PySpark — The Famous Salting Technique

Handle data skewness in Apache Spark efficiently

Subham Khandelwal
5 min readOct 11, 2022

Out-of-memory errors are the most frequent and common error known to every data engineer. Data Skewness and Improper Shuffle are the most influencing reason for the same.

Photo by Dimitry B on Unsplash

Before Spark 3 introduced — Adaptive Query Language(AQL), there was a famous technique called “Salting” which was used to avoid data skewness and distribute data evenly across partitions.

From Spark 3.2.0 AQL is enabled by default. Checkout documentation —

Basically the technique involves adding a simple salt to the keys which are major part of joining datasets. Now, in place of the normal key, we use the salted key for join.

Currently this might sound a bit weird but the below example in action will clear all your doubts.

Now if you are new to Spark, PySpark or want to learn more — I teach Big Data, Spark, Data Engineering & Data Warehousing on my YouTube Channel — Ease With Data

YouTube — Fix Skewness with Salting Technique

As always, we will start from - creating our Fact & Dimension datasets. Following is a Python code to generate random data for Fact & Dim

# Lets create the example dataset of fact and dimension we would use for demonstration
# Python program to generate random Fact table data
# [1, ,"ORD1001", "D102", 56]

import random
def generate_fact_data(counter=100):
fact_records = []
dim_keys = ["D100", "D101", "D102", "D103", "D104"]
order_ids = ["ORD" + str(i) for i in range(1001, 1010)]
qty_range = [i for i in range(10, 120)]
for i in range(counter):
_record = [i, random.choice(order_ids), random.choice(dim_keys), random.choice(qty_range)]
return fact_records
# We will generate 200 records with random data in Fact to create skewness
fact_records = generate_fact_data(200)
dim_records = [
["D100", "Product A"],
["D101", "Product B"],
["D102", "Product C"],
["D103", "Product D"],
["D104", "Product E"]
_fact_cols = ["id", "order_id", "prod_id", "qty"]
_dim_cols = ["prod_id", "prod_name"]
Python code to generate dataset

Generate the Fact Data Frame

# Generate Fact Data Frame
fact_df = spark.createDataFrame(data = fact_records, schema=_fact_cols)
fact_df.printSchema(), truncate = False)
Fact Data Frame

Generate Dimension Data Frame

# Generate Prod Dim Data Frame
dim_df = spark.createDataFrame(data = dim_records, schema=_dim_cols)
dim_df.printSchema(), False)
Dim Data Frame

Now, lets set up Spark configuration to disable AQL and set shuffle partitions to 5 for our demonstration

# Set Spark parameters - We have to turn off AQL to demonstrate Salting
spark.conf.set("spark.sql.adaptive.enabled", False)
spark.conf.set("spark.sql.shuffle.partitions", 5)
# Check the parameters
Spark configuration set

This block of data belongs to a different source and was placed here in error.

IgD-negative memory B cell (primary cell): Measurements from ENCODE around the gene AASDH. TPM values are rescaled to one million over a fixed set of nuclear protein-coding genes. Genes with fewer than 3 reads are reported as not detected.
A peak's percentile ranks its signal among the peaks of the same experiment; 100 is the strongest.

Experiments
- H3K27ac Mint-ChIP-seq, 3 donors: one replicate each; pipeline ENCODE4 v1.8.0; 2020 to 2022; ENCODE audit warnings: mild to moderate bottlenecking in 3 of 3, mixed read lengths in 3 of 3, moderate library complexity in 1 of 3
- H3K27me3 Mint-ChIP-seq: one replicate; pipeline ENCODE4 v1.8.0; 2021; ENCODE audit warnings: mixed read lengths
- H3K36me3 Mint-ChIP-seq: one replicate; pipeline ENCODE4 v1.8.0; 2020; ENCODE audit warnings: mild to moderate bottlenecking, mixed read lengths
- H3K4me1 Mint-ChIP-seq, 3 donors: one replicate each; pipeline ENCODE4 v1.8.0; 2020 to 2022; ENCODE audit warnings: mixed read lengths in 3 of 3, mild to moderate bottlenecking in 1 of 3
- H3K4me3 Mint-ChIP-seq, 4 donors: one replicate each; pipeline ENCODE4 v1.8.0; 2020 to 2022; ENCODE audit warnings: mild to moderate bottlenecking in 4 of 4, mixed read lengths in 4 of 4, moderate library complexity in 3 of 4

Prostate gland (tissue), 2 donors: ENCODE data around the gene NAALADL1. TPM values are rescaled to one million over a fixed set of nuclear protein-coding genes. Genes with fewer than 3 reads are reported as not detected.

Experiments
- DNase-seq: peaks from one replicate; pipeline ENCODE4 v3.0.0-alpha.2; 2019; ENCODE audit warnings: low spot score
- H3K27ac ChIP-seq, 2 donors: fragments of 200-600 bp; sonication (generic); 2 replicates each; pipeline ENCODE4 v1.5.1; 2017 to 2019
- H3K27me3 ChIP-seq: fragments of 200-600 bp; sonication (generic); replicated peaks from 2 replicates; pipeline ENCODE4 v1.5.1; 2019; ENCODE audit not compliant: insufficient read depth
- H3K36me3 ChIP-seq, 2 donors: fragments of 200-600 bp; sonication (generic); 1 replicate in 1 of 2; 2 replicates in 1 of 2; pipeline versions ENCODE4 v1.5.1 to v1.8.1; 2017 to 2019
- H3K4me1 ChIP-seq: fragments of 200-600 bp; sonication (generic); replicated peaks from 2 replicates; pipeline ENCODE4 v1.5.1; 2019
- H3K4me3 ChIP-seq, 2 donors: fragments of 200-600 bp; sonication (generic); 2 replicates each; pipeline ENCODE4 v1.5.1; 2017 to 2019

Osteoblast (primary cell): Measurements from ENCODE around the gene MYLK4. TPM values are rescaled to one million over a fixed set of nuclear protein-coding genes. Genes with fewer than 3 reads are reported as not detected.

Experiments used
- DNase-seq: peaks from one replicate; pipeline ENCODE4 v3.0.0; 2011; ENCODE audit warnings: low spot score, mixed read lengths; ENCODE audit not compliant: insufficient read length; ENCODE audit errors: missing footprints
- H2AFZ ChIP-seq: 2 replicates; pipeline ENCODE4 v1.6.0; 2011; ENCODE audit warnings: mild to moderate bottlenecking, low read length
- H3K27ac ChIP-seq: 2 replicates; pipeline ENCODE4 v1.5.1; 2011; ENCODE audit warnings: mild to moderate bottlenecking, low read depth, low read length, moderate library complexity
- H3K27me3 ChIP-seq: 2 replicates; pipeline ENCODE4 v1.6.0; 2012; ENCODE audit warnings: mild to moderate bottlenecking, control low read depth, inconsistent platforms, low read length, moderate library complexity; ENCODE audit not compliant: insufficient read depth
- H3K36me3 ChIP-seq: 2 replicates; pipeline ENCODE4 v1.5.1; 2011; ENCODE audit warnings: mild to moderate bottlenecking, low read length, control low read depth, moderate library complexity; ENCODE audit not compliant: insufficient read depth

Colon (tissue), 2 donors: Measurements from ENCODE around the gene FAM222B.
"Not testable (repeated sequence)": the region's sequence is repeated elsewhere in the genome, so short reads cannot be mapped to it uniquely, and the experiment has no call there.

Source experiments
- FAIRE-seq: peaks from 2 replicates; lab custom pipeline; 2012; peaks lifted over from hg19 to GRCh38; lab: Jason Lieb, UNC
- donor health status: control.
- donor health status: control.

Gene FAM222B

Lets join the Fact and Dim without salting first to check the distribution of data.

# Lets join the fact and dim without salting
joined_df = fact_df.join(dim_df, on="prod_id", how="leftouter"), False)
Joined Data Frame
# Check the partition details to understand distribution
from pyspark.sql.functions import spark_partition_id, count
partition_df = joined_df.withColumn("partition_num", spark_partition_id()).groupBy("partition_num").agg(count("id"))
Distribution of data across 5 partitions

Its very evident that the data is distributed across only 2 partitions out of 5. Now lets generate the salts and salted Fact and Dimension data frames.

# Let prepare the salt
import random
from pyspark.sql.functions import udf
# UDF to return a random number every time
def rand(): return random.randint(0, 4) #Since we are distributing the data in 5 partitions
rand_udf = udf(rand)
# Salt Data Frame to add to dimension
salt_df = spark.range(0, 5)

Prepare our salted Fact data frame.

# Salted Fact
from pyspark.sql.functions import lit, expr, concat
salted_fact_df = fact_df.withColumn("salted_prod_id", concat("prod_id",lit("_"), lit(rand_udf()))), False)
Salted Fact Data Frame

And the salted Dim data frame, we need to cross join with salt data frame as to generate all possible salted dimension keys

# Salted DIM
salted_dim_df = dim_df.join(salt_df, how="cross").withColumn("salted_prod_id", concat("prod_id", lit("_"), "id")).drop("id")
Salted Dim Data Frame

Now, lets join the salted Fact and Dim and check the distribution of data across partitions

# Lets make the salted join now
salted_joined_df = salted_fact_df.join(salted_dim_df, on="salted_prod_id", how="leftouter"), False)
Salted Joined Data Frame
# Check the partition details to understand distribution
from pyspark.sql.functions import spark_partition_id, count
partition_df = salted_joined_df.withColumn("partition_num", spark_partition_id()).groupBy("partition_num") \
Salted Data distribution across partitions

Conclusion: Its evident from the above results that the technique was very effective in distributing data across partitions to avoid data skewness. But, with AQL in place from Spark 3, we don’t need to use salting anymore, as the Adaptive Query Engine take care of the data distribution across partitions effectively.

However, this serves a good learning for us :)

Checkout the iPython Notebook at Github —

Checkout PySpark Series on Medium for more such articles —

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